Many families engage in traditions around the holidays. Some celebrate by exchanging gifts while others cook special holiday meals together. Keep in mind that family traditions don’t only revolve around the holidays—you can create your own unique traditions anytime for your military family.
Family traditions are defined as repeated and patterned events that recognize the family as a special unit. They can range from everyday interactions (such as bedtime stories or conversations around the dinner table) to annual celebrations (such as the first day of school photos, birthdays, or anniversaries). Often, these traditions are passed down through generations.
For military families, traditions can be created during moments of change (such as after a PCS) or moments of separation (such as a Service Member’s deployment or TDY). Many military families also engage in cherished traditions related to PCS and other service-related activities. Since these moments of change or separation are repeated and often patterned, they provide military families with a unique opportunity to establish traditions.
Regardless of when or how they’re enacted, family traditions focus on the importance of family and help provide a sense of family identity. Traditions help family members feel stable, strengthen their bonds, and buffer against stress associated with change. If you have adolescents—often considered the most stressful stage of the family life cycle—you can help boost your children’s self-esteem and reduce anxiety by engaging in family traditions. Ultimately, these traditions benefit your health and promote close relationships. Try HPRC’s tips below for your own traditions.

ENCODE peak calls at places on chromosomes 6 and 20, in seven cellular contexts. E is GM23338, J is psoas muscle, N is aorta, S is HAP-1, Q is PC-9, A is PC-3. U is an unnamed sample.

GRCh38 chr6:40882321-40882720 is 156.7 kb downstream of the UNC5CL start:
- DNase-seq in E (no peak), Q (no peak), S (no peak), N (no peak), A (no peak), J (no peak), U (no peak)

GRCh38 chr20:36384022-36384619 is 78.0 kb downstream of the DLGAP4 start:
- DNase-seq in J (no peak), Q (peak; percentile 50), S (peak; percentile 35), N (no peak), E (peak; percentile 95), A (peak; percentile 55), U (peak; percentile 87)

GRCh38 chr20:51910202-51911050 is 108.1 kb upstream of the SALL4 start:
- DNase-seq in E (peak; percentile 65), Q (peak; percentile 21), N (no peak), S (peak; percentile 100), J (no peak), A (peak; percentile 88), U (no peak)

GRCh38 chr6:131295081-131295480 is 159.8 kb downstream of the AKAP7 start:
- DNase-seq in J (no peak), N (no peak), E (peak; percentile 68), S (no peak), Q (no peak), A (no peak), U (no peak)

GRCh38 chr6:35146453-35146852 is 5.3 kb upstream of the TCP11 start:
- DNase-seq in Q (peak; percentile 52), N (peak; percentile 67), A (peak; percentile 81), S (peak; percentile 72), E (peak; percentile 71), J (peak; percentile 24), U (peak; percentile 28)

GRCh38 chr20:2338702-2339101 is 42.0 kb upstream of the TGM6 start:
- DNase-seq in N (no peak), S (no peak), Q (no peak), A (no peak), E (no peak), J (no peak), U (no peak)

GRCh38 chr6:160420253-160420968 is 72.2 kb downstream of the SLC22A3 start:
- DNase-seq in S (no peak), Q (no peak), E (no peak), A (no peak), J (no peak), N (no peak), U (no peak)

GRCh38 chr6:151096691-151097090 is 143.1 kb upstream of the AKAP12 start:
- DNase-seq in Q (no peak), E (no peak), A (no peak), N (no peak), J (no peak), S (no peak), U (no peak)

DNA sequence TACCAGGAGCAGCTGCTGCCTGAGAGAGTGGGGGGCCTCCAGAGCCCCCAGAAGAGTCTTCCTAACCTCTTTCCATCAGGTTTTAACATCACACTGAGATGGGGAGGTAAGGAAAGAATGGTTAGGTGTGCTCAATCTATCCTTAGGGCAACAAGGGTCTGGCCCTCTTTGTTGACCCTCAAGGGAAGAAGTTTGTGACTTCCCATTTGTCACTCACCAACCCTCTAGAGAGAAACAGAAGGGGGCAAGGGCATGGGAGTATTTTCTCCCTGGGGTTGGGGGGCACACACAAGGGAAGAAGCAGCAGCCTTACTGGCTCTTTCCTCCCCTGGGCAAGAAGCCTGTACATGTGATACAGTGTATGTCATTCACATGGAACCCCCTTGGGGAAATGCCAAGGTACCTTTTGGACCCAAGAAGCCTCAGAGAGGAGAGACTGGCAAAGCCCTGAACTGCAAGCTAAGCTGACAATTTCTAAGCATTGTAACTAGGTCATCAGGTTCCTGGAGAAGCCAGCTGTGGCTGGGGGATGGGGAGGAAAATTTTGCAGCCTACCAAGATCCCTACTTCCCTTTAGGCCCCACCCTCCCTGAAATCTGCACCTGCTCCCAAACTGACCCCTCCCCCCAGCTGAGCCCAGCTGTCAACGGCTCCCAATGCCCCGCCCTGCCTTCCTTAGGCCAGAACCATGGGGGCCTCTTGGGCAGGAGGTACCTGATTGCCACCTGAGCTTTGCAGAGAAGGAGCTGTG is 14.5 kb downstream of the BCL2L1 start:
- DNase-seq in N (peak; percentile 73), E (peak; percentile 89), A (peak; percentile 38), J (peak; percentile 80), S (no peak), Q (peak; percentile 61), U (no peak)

- Make traditions a priority. Change can be a challenge for military families, but traditions help offer stability and build resilience. Start things off by creating traditions that feel important to your family.
- Get everyone involved. Family traditions are a group activity, and involving loved ones can encourage excitement for shared family time. Ask each family member which traditions they currently enjoy—perhaps they love homemade pizza on Friday nights—so you know which ones to continue. You can also ask them for ideas. Maybe you can make a family bucket list for each new PCS location or go on weekly hikes to explore your new town.
- Be consistent. Once your family creates new traditions, do them often. Try not to skip a Friday pizza night or start writing that bucket list when gearing up for the move. Remember, consistency is an important way to maintain family stability and strengthen bonds.
- Adapt when necessary. If there’s one thing that’s predictable about military life, it’s that military life can be unpredictable. Sometimes a family member might have to miss out on a tradition, so try to continue things despite their absence. Or view the separation as an opportunity to try something new. Maybe on Friday pizza night, your family writes letters to your deployed Service Member or watches a movie together. Or perhaps you switch from pizza night to “breakfast for dinner” while your loved one is on TDY. Adapt the family tradition to make it work for you, especially during uncertain times.
- Have fun! The most important aspect of family traditions is to enjoy experiences together! No matter how big or small the tradition, or how often you do it, family traditions are an opportunity for quality family fun.